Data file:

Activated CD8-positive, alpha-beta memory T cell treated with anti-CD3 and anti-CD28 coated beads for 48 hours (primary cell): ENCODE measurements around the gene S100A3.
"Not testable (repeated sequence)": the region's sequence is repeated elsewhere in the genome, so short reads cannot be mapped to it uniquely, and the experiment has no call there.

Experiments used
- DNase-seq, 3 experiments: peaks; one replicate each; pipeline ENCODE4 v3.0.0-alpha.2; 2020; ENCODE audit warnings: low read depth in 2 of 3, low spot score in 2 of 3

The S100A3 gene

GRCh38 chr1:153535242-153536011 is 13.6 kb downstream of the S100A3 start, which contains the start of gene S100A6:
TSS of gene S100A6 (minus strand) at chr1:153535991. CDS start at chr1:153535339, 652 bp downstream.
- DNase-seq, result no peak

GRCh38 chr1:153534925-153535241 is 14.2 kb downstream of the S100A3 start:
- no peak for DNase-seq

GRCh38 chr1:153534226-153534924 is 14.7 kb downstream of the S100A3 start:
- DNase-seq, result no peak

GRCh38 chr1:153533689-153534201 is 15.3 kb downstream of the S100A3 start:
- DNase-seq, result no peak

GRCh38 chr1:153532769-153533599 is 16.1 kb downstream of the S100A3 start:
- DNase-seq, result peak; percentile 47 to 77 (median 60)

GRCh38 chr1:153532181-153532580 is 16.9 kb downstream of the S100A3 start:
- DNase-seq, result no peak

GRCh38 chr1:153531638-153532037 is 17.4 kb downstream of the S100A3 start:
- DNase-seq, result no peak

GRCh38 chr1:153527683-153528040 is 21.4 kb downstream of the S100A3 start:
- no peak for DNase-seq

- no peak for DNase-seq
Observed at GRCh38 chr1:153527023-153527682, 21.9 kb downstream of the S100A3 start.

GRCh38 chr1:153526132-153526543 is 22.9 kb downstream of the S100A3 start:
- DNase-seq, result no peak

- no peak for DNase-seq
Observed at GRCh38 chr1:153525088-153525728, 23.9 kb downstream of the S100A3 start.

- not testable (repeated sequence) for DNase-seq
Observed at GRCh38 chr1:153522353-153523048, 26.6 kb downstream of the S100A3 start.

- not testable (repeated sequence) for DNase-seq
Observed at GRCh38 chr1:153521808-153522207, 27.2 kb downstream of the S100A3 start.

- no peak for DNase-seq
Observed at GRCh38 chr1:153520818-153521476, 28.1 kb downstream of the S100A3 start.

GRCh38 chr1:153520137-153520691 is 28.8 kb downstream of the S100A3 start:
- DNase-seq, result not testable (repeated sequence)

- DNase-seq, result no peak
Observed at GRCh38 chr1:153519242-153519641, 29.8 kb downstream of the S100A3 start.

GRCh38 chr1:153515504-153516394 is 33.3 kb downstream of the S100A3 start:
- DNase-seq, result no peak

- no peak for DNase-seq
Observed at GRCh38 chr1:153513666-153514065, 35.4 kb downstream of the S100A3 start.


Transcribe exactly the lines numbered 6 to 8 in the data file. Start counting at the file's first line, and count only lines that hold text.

GRCh38 chr1:153535242-153536011 is 13.6 kb downstream of the S100A3 start, which contains the start of gene S100A6:
TSS of gene S100A6 (minus strand) at chr1:153535991. CDS start at chr1:153535339, 652 bp downstream.
- DNase-seq, result no peak